Germany introduced legislation Thursday to limit migrants’ access to its social safety net programs, German state news agency Deutsche Welle reported. The new welfare plan, coming from a government that said last year it could take in 500,000 refugees annually and called on other European governments to do the same, prevents German residents from accessing the country’s welfare program, known as Hartz IV, until after they’ve resided in the country for five years.
The bill also provides migrants who have no income with a month’s worth of rent and food money. But after that, until those five years are over, “the home country is responsible for paying the benefits,” and those migrating to Germany in search of work will have no welfare access, Deutsche Welle reported.
Labor Minister Andrea Nahles, the plan’s architect, was hailed for her cost-cutting and told the paper her legislation would improve “free movement of workers.” She did not, however, say whether there might be exceptions for migrants whose primary medical care and aid in their home countries came from nongovernmental organizations like Médecins Sans Frontières (Doctors Without Borders).
Critics, such as German Trade Union Confederation leader Annelie Buntenbach, responded vehemently to the law.
“People who are living in Germany and whose loss of the right of residence has not been bindingly established have the right to a secure, humane existence, regardless of their nationality ,” Buntenbach said in a statement to Deutsche Welles. She added that the Chancellor Angela Merkel’s cabinet “wants to sit and watch until [migrants’] poverty has set in before they can claim access to their rights.”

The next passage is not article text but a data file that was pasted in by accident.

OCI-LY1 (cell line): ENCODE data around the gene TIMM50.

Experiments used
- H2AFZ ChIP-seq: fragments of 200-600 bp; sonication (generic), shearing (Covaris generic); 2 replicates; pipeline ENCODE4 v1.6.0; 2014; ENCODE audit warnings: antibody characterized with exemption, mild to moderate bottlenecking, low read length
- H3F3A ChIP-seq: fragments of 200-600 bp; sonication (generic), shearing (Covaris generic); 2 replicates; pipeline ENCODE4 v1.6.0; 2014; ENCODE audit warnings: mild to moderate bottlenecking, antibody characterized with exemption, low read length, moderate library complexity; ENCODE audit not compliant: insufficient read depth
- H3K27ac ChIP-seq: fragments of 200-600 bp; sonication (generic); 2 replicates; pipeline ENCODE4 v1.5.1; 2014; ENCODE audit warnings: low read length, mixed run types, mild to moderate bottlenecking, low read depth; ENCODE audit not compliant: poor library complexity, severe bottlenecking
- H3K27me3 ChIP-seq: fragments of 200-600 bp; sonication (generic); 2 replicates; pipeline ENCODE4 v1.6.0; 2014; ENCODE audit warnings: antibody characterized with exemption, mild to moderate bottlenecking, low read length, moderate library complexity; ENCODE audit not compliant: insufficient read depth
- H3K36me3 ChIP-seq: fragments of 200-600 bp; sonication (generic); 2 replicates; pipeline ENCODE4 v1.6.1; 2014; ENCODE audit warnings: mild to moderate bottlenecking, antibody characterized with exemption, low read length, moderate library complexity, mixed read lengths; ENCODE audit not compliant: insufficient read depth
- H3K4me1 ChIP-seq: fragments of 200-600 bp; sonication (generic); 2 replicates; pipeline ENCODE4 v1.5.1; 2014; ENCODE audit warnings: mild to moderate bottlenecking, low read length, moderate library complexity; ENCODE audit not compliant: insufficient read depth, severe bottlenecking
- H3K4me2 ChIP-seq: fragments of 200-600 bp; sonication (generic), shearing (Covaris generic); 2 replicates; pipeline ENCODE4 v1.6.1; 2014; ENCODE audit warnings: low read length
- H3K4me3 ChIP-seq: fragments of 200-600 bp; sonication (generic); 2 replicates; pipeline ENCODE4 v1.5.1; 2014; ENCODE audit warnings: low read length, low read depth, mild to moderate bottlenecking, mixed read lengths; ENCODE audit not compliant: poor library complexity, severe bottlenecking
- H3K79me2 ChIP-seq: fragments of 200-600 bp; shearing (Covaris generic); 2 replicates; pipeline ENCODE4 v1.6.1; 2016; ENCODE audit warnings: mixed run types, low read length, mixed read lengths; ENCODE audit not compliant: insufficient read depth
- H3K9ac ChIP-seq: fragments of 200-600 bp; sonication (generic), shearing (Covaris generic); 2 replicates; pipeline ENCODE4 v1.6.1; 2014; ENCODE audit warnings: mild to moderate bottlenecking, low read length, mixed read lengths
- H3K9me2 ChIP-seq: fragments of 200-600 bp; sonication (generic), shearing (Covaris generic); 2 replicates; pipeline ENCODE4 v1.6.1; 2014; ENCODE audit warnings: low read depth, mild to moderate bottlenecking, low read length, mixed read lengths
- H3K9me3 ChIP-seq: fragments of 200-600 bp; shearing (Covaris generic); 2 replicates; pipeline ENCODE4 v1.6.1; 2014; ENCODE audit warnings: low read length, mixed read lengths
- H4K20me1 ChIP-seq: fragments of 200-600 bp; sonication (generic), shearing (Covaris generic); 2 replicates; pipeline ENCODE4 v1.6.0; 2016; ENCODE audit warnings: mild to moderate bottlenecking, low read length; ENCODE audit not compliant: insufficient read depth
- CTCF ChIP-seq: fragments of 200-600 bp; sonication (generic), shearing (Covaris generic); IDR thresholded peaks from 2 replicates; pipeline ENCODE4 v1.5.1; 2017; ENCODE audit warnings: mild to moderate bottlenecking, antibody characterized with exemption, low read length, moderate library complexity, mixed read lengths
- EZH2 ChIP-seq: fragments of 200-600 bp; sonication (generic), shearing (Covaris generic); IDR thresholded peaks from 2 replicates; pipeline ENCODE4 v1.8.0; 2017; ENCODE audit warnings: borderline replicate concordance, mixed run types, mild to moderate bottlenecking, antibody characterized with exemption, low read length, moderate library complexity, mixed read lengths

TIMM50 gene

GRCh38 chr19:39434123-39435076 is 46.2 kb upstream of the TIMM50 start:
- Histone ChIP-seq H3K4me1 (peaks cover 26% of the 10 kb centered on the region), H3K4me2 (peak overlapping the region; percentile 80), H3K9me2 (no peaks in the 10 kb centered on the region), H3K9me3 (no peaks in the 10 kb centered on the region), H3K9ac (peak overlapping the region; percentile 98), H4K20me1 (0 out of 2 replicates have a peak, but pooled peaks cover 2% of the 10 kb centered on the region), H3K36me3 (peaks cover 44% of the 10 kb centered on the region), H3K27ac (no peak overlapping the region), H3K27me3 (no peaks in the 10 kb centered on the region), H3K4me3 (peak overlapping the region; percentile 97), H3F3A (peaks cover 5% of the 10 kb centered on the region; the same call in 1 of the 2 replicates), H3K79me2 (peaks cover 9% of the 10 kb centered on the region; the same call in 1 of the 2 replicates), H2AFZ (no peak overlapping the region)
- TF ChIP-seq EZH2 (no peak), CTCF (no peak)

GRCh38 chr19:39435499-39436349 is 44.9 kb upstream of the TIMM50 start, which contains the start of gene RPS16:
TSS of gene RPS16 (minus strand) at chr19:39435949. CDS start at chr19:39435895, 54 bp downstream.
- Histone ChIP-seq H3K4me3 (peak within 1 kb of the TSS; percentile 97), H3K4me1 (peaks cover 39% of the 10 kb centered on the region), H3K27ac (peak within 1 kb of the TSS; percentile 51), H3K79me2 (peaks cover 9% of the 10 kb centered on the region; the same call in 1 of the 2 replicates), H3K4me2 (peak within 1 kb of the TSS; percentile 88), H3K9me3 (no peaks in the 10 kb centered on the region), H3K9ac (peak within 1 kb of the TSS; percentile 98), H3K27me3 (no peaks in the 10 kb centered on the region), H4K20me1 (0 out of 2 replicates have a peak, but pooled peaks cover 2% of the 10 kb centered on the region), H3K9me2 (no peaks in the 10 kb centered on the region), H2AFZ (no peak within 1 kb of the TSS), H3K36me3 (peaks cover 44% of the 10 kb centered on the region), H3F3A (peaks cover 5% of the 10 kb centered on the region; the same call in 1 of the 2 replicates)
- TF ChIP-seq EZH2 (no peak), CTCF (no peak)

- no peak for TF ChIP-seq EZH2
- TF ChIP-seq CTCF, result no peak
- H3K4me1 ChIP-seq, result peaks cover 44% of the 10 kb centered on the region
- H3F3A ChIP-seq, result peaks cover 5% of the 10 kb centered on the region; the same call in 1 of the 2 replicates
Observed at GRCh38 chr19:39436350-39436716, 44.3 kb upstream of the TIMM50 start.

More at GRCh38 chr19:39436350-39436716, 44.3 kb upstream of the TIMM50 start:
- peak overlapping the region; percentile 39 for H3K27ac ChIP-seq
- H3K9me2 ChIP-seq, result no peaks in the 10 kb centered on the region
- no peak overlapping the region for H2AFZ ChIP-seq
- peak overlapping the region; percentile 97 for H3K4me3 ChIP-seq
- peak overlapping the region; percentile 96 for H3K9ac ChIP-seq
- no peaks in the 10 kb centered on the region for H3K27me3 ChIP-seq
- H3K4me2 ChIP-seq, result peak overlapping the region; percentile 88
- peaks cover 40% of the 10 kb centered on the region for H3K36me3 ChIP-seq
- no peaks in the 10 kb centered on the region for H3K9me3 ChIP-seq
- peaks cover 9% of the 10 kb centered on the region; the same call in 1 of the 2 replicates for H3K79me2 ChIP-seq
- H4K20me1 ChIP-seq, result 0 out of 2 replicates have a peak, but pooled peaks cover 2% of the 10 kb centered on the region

Germany surpassed the U.S. as the country that received and accepted the most asylum applications in 2013, according to the United Nations Refugee Agency. It was sixth on the list of European countries that had taken the most applications for asylum per capita in 2015, with just 587 per 100,000 people compared to front-runner Hungary’s 1,799.
Germany has also seen a rise in hate crimes committed against migrants, including instances of arson at refugee shelters, over the past couple of years.